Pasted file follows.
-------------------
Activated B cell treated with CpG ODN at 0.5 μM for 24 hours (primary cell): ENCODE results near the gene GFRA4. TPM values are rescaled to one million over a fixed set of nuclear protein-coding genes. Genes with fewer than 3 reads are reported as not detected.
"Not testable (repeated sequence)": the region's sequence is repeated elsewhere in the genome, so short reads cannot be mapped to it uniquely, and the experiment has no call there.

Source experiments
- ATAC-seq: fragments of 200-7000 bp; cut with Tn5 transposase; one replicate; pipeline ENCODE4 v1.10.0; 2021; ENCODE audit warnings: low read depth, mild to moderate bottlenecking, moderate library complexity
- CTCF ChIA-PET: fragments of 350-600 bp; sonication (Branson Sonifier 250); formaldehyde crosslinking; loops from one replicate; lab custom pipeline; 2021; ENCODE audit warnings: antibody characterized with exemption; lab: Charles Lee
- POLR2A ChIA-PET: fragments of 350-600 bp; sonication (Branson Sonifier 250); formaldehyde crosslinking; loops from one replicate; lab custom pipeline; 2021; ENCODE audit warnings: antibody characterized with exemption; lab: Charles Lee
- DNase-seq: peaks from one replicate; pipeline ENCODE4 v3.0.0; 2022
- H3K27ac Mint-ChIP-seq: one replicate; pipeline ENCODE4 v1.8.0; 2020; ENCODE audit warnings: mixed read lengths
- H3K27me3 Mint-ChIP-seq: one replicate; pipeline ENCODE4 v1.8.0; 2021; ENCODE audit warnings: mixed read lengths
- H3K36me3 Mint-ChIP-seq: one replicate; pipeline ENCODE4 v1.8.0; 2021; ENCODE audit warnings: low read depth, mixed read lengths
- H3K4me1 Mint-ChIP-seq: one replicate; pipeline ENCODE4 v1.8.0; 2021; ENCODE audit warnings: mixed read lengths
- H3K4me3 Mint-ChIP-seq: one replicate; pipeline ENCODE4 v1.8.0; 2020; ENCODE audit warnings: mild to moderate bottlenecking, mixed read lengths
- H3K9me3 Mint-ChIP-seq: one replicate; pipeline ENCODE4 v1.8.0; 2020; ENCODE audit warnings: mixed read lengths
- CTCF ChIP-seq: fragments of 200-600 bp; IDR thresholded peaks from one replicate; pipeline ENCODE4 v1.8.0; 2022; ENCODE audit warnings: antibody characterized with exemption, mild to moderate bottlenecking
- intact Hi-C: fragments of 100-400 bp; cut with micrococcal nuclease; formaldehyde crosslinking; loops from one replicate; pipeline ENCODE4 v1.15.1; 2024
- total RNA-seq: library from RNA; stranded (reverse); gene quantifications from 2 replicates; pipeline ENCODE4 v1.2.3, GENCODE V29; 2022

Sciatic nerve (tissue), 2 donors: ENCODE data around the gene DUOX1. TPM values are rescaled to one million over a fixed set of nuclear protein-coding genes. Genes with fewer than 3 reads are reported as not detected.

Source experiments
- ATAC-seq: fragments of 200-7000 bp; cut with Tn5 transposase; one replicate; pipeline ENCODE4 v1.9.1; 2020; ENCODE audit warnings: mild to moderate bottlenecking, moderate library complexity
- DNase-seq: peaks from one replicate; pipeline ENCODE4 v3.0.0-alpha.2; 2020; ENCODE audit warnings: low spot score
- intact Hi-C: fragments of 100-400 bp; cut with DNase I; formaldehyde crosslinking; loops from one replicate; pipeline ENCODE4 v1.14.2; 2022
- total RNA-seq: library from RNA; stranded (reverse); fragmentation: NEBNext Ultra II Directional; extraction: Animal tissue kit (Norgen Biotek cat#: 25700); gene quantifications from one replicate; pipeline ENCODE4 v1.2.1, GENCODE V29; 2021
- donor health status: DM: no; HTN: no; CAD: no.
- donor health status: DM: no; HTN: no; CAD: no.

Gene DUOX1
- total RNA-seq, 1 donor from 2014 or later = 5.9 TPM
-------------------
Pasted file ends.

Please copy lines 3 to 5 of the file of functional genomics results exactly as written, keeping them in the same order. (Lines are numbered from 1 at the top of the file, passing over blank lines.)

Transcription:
Source experiments
- ATAC-seq: fragments of 200-7000 bp; cut with Tn5 transposase; one replicate; pipeline ENCODE4 v1.10.0; 2021; ENCODE audit warnings: low read depth, mild to moderate bottlenecking, moderate library complexity
- CTCF ChIA-PET: fragments of 350-600 bp; sonication (Branson Sonifier 250); formaldehyde crosslinking; loops from one replicate; lab custom pipeline; 2021; ENCODE audit warnings: antibody characterized with exemption; lab: Charles Lee